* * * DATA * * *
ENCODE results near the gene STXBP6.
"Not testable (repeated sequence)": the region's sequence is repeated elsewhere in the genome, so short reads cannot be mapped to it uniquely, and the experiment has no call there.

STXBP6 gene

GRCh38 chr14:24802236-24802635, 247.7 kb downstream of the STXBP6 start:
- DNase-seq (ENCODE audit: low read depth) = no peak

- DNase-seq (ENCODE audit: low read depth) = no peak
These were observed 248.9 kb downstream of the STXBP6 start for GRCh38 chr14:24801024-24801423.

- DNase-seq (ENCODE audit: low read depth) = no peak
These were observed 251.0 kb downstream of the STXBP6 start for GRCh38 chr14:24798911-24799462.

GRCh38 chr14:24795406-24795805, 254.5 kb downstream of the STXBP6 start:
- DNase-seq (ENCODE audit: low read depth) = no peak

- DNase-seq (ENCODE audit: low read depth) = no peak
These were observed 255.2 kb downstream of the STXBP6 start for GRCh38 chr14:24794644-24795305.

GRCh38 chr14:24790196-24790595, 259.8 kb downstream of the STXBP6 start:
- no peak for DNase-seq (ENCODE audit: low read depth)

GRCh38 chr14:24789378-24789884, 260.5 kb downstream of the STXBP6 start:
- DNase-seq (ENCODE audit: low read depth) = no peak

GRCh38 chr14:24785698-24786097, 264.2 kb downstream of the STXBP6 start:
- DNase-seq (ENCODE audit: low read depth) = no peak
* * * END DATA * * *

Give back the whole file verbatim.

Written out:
ENCODE results near the gene STXBP6.
"Not testable (repeated sequence)": the region's sequence is repeated elsewhere in the genome, so short reads cannot be mapped to it uniquely, and the experiment has no call there.

STXBP6 gene

GRCh38 chr14:24802236-24802635, 247.7 kb downstream of the STXBP6 start:
- DNase-seq (ENCODE audit: low read depth) = no peak

- DNase-seq (ENCODE audit: low read depth) = no peak
These were observed 248.9 kb downstream of the STXBP6 start for GRCh38 chr14:24801024-24801423.

- DNase-seq (ENCODE audit: low read depth) = no peak
These were observed 251.0 kb downstream of the STXBP6 start for GRCh38 chr14:24798911-24799462.

GRCh38 chr14:24795406-24795805, 254.5 kb downstream of the STXBP6 start:
- DNase-seq (ENCODE audit: low read depth) = no peak

- DNase-seq (ENCODE audit: low read depth) = no peak
These were observed 255.2 kb downstream of the STXBP6 start for GRCh38 chr14:24794644-24795305.

GRCh38 chr14:24790196-24790595, 259.8 kb downstream of the STXBP6 start:
- no peak for DNase-seq (ENCODE audit: low read depth)

GRCh38 chr14:24789378-24789884, 260.5 kb downstream of the STXBP6 start:
- DNase-seq (ENCODE audit: low read depth) = no peak

GRCh38 chr14:24785698-24786097, 264.2 kb downstream of the STXBP6 start:
- DNase-seq (ENCODE audit: low read depth) = no peak